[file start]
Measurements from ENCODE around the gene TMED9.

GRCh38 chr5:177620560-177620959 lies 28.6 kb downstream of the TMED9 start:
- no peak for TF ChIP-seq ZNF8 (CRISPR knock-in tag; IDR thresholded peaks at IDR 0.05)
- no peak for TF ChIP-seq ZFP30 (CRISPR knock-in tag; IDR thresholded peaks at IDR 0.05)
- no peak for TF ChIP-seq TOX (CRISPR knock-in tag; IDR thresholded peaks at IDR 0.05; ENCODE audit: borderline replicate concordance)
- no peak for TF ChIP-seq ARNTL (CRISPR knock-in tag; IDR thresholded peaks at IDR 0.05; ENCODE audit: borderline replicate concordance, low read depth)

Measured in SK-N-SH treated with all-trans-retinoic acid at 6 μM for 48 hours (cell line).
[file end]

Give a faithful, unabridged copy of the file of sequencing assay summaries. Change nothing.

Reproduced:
Measurements from ENCODE around the gene TMED9.

GRCh38 chr5:177620560-177620959 lies 28.6 kb downstream of the TMED9 start:
- no peak for TF ChIP-seq ZNF8 (CRISPR knock-in tag; IDR thresholded peaks at IDR 0.05)
- no peak for TF ChIP-seq ZFP30 (CRISPR knock-in tag; IDR thresholded peaks at IDR 0.05)
- no peak for TF ChIP-seq TOX (CRISPR knock-in tag; IDR thresholded peaks at IDR 0.05; ENCODE audit: borderline replicate concordance)
- no peak for TF ChIP-seq ARNTL (CRISPR knock-in tag; IDR thresholded peaks at IDR 0.05; ENCODE audit: borderline replicate concordance, low read depth)

Measured in SK-N-SH treated with all-trans-retinoic acid at 6 μM for 48 hours (cell line).